The move completely bans the outdoor uses of three neonicotinoids, or neonics, across the European Union. They include Bayer CropScience's imidacloprid, Syngenta's thiamethoxam and clothianidin developed by Takeda Chemical Industries and Bayer CropScience.
The minister also plans to set "massive restrictions" for its use in agriculture, with exemptions for areas that are prone to erosion and cannot be worked with heavy machinery.
The European Commission said the German chemical-maker's takeover of the St. Louis-based agribusiness giant is "conditional on an extensive remedy package, which addresses the parties' overlaps in seeds, pesticides and digital agriculture."
The European Food Safety Authority (EFSA) concluded in a new assessment that "most uses" of three widely used neonicotinoids—imidacloprid, clothianidin and thiamethoxam—pose a risk to wild bees and honeybees, which play a crucial role in pollination across the globe.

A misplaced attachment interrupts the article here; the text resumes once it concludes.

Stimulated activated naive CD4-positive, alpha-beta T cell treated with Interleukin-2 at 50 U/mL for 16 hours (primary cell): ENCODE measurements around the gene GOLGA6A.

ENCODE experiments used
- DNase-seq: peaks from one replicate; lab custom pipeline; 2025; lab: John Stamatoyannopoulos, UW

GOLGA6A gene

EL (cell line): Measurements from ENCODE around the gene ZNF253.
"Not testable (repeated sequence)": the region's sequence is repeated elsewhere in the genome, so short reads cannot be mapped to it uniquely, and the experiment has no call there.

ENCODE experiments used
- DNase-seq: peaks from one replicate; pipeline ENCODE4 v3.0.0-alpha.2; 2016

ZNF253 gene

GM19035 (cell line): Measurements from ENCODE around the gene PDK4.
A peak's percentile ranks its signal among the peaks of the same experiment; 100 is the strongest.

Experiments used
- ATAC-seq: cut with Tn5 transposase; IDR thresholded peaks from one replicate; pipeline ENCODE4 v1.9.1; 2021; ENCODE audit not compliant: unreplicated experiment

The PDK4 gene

The conclusion, based on analysis of more than 1,500 studies, will likely prompt a total ban on the pesticides from all fields across the European Union when the issue comes to a vote next month, the Guardian reported.
However, as Bloomberg BNA reports, the companies have not been able to meet its self-imposed, one-year deadline due to political and regulatory scrutiny. The deal is unlikely to close soon, as it has not received antitrust clearance in roughly 30 countries, including the European Union, the U.S., Brazil and India.
The European Commission, the European Union's executive arm, announced Tuesday it has opened an in-depth investigation into Bayer's proposed $66 billion takeover of Monsanto over "concerns that the merger may reduce competition in areas such as pesticides, seeds and traits."
The controversial merger, if successful, will form the world's largest integrated seed and pesticide company.
By Joe Sandler Clarke
Dr. Ben Woodcock from the Centre for Ecology and Hydrology (CEH), said Bayer and Syngenta, which produce the controversial pesticides, had looked to undermine his work after it was published, despite providing $3 million in funding.
By Joe Sandler Clarke
Bayer and Syngenta repeatedly asked scientists to give them raw data on a major new study which found that neonicotinoid pesticides cause harm to bees before it was published, according to emails obtained under Freedom of Information Act (FOIA).
Both companies cited their position as co-funders to try to get information from researchers at the Centre for Ecology and Hydrology (CEH), including on experiments paid for by the government backed National Environment Research Council.